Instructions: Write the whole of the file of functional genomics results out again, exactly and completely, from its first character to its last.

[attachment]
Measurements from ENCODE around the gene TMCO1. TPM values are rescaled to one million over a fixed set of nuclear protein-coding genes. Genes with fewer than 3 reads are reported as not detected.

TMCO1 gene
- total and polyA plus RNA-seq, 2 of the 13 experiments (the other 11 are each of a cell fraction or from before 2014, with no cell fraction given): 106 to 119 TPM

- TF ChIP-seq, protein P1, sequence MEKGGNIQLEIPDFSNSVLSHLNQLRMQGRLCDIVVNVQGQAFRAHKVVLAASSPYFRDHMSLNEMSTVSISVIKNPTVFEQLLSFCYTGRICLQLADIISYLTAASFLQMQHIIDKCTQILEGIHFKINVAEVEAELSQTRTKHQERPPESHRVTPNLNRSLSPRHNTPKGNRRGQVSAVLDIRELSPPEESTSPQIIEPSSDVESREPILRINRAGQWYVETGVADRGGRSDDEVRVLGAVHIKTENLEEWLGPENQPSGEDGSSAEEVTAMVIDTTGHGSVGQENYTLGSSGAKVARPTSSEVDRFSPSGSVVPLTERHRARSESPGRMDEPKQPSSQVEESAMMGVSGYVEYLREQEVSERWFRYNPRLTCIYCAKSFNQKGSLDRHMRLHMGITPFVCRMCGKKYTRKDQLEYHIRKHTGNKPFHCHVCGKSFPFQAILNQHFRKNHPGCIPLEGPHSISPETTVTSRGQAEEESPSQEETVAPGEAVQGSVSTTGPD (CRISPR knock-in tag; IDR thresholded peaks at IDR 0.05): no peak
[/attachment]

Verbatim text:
Measurements from ENCODE around the gene TMCO1. TPM values are rescaled to one million over a fixed set of nuclear protein-coding genes. Genes with fewer than 3 reads are reported as not detected.

TMCO1 gene
- total and polyA plus RNA-seq, 2 of the 13 experiments (the other 11 are each of a cell fraction or from before 2014, with no cell fraction given): 106 to 119 TPM

- TF ChIP-seq, protein P1, sequence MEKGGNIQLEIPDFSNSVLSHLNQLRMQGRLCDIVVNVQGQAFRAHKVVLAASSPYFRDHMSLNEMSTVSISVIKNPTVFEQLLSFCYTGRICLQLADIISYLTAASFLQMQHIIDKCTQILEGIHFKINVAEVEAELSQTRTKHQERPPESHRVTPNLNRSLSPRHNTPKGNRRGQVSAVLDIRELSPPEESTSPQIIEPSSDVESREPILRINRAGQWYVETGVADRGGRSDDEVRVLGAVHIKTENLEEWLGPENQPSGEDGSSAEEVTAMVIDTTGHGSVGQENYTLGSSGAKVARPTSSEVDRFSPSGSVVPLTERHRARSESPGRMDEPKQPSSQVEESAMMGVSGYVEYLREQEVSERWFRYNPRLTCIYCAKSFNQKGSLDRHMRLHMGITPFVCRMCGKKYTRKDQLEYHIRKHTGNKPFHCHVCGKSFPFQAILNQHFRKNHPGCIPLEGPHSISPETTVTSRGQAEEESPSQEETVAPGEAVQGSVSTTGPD (CRISPR knock-in tag; IDR thresholded peaks at IDR 0.05): no peak